Airdog ADII – The Future is Hands-Free


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Building on the high-performance elements of the original Airdog 1 drone model, the new Airdog ADII sets a new standard by combining advanced, intelligent, tracking technology, with durable design, and the most cutting-edge autonomous, all-terrain, flight performance on the market.

The only drone camera built for hands-free from the ground up, the ADII eliminates the need for manned operation giving the user complete active freedom with perfect content capture.

Designed to meet the needs of extreme sport performance, the Airdog’s ADII is the perfect companion for a wide-range of adventure and outdoor recreational sports, including trail running, surfing, backcountry skiing, mountain biking, kiteboarding, windsurfing, wakeboarding, and motocross.

This is about the freedom from the constraints of having to operate flight and the camera manually. Whether you are alone or with friends, now everybody is part of the story. Human-like intelligence brought to self-shot video creation is the mission the Airdog team is on. The new ADII is just one step closer but we’re just getting started.

AirDog Team

AirDog Drone official page:

AirDog Drone Kickstarter campaign:

MAVIC Pro from DJI

MAVIC Pro from DJI

Whats the difference between the the Mavic & Phantom 4 drone?   The Mavic is smaller, lighter, and easier to carry with you thanks to its foldable design. Its new OcuSync transmission system has a longer transmission range and 1080p resolution. Due to its larger size, the Phantom 4 has a higher maximum speed and can withstand stronger winds.



FAA Changing the Rules

FAA Changing the Rules

FAA considers rules allowing small drones to fly over people

UAVs may need crash testing to see how much force they dish out in the case of an accident.

Late last year the FAA implemented rules on drone registration, and now its working group of experts has submitted another set of recommendations. This time the focus is on rules for unmanned aircraft flights over people (who aren’t directly involved in the flight of the aircraft), and just as earlier rumors indicated, the group decided that the best way to set regulations is based on the weight of the machine in question. Small drones weighing under 250g (0.55 pounds) could fly over people, depending on their design, while larger drones up to 4 – 5 pounds (the DJI Phantom 4 pictured above weighs 3 pounds) could do the same, depending on their design, if they stay 20 feet overhead or 10 feet away laterally.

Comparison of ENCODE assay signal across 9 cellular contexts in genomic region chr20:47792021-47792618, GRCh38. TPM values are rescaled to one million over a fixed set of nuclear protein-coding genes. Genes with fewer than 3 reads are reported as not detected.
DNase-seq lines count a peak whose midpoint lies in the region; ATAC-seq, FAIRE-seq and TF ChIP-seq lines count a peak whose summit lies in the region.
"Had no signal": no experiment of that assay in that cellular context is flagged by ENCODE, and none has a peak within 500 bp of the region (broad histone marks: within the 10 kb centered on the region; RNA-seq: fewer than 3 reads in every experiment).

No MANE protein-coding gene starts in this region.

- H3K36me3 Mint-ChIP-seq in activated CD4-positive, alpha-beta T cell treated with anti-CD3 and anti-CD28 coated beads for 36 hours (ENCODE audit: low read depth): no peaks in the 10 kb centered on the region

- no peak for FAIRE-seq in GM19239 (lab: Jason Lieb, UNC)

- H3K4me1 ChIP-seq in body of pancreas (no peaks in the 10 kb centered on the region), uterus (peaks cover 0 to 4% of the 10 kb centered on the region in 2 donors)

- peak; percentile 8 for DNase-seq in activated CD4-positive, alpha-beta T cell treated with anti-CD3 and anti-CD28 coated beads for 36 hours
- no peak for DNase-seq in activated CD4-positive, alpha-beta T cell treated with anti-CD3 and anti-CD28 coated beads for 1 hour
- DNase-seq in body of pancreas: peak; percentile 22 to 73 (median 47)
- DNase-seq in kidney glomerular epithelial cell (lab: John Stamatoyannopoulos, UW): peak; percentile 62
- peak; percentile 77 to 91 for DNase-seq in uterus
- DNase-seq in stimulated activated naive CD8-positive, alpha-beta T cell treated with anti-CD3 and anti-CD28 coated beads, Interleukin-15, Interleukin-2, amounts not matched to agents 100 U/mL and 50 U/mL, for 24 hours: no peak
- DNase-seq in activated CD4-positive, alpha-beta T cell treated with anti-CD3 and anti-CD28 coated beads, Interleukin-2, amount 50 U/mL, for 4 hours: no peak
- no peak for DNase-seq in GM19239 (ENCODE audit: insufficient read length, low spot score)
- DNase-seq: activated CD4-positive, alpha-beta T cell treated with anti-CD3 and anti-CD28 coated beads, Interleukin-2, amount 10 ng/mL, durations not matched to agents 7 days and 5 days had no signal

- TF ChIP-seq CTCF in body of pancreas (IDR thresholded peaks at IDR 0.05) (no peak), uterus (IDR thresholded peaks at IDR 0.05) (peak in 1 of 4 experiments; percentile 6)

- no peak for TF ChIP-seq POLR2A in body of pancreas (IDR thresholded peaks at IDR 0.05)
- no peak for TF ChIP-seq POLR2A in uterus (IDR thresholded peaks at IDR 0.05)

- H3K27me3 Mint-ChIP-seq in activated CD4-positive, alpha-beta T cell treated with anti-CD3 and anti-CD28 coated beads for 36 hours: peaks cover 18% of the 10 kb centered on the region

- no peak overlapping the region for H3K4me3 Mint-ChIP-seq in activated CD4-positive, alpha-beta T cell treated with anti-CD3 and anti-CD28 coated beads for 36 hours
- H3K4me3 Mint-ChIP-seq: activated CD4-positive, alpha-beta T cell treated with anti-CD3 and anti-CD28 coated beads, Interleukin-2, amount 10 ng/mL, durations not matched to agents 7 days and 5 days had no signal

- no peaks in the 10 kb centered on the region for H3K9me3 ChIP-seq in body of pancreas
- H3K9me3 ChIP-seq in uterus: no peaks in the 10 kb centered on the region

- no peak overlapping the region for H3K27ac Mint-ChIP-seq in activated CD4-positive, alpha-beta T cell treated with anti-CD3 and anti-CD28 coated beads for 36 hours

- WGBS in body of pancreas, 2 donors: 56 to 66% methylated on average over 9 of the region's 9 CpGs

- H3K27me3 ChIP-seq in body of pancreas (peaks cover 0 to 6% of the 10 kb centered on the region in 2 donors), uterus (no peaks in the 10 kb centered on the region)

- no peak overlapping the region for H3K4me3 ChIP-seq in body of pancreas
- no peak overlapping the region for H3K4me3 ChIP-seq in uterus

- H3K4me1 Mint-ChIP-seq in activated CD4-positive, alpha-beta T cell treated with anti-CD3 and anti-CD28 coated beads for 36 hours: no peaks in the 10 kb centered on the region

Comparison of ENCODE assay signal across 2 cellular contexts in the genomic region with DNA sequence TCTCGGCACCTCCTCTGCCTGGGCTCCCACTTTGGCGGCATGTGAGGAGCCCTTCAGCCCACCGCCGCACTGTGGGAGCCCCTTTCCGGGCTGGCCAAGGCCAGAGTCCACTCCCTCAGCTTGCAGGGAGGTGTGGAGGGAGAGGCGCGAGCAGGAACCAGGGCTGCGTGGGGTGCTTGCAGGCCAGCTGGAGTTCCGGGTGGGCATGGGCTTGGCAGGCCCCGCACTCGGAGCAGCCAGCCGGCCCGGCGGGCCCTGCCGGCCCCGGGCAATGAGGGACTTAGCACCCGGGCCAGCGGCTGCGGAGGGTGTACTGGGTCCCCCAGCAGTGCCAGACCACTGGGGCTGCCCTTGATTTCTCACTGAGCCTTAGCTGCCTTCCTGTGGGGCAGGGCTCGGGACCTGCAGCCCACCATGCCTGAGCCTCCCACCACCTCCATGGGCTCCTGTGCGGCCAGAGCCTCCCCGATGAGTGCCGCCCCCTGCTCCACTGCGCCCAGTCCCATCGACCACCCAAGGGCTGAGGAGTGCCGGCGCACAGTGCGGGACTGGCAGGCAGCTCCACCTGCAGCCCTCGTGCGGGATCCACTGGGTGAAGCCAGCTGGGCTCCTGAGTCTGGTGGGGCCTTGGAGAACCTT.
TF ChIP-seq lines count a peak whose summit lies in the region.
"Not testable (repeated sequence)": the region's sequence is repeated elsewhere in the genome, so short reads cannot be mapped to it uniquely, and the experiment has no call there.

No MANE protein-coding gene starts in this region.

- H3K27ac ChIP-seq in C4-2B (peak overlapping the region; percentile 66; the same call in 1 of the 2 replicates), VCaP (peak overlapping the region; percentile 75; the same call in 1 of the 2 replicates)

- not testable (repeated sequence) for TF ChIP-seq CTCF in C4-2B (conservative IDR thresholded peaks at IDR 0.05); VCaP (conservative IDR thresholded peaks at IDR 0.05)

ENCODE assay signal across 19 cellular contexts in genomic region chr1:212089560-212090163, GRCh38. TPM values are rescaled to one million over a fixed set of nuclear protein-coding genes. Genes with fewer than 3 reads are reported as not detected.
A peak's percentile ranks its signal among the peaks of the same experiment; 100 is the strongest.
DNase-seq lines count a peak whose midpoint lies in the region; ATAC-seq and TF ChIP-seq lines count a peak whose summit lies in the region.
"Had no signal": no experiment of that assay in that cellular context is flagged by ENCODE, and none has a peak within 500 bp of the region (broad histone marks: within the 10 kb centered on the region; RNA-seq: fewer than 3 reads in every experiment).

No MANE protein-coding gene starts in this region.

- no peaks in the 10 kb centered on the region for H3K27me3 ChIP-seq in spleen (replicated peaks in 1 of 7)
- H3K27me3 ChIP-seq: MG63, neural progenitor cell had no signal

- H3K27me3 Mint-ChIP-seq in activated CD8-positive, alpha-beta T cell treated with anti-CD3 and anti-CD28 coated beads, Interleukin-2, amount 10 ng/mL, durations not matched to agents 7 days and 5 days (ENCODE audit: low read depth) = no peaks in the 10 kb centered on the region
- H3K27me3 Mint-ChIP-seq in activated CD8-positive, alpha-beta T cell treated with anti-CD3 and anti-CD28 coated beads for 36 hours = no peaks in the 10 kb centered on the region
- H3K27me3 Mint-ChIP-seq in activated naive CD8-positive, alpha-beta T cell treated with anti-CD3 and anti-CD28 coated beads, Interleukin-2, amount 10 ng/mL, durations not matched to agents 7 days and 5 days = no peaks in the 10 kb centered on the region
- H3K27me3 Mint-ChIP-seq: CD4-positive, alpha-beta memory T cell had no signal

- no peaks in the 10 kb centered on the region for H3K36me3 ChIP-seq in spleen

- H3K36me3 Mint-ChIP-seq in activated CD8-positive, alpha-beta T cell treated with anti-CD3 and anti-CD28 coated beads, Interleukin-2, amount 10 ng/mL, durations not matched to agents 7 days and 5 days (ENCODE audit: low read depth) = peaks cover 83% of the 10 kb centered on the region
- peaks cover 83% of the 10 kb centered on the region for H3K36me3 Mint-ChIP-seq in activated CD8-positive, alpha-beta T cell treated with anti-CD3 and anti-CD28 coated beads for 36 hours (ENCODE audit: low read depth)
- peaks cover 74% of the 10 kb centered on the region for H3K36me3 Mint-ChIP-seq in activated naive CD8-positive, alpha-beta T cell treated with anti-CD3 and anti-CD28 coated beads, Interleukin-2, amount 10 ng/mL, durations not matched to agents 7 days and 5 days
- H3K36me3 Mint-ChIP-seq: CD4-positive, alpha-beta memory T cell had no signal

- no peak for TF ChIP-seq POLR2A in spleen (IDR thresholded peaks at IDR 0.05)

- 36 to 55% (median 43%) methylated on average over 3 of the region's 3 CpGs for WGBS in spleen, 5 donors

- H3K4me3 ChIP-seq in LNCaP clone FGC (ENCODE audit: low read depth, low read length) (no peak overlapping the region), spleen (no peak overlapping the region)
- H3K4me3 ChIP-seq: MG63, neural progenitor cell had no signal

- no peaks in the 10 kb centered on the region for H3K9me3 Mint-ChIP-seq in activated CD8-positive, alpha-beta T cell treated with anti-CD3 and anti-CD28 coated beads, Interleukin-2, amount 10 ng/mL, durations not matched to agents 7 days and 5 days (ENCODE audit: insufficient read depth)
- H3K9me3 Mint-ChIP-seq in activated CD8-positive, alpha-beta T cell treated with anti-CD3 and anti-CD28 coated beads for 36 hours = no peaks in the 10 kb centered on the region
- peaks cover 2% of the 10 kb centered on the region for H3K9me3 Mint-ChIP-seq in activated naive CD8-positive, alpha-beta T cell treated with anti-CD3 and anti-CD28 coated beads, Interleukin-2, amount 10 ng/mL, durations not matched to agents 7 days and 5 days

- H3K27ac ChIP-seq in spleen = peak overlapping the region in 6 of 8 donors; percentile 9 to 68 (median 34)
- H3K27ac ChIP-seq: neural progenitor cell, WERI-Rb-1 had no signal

Larger or riskier drones that could cause serious injury — as determined by yet-to-be-implemented crash tests — up to 55 pounds could not be flown over crowds, and would have more limitations. Finally, the fourth group of drones that also pose a potentially serious risk but are intended to be used over crowds would have the most rules, with documented plans for risk mitigation, higher operator qualifications, and possibly coordination with the FAA or local law enforcement. Most of the committee members felt like a requirement for in-person testing would be ignored, suggesting online testing with no background checks for operators of the smallest drones.

DJI VP Brendan Schulman called the recommendation a “progressive approach,” that balanced the benefits of drones and public safety. His company was one of 27 groups (like 3DRobotics, GoPro, Google X, Intel and AT&T) that participated in the Micro Unmanned Aircraft Systems (UAS) Aviation Rulemaking Committee, and the FAA will use its information to develop new rules. Unfortunately, this will not be a part of the finalized small UAS rule (governing commercial use of drones under 55 pounds) that we are expecting to see in June. In the meantime you can read the full report for yourself (PDF) and practice some safe drone flying away from innocent bystanders.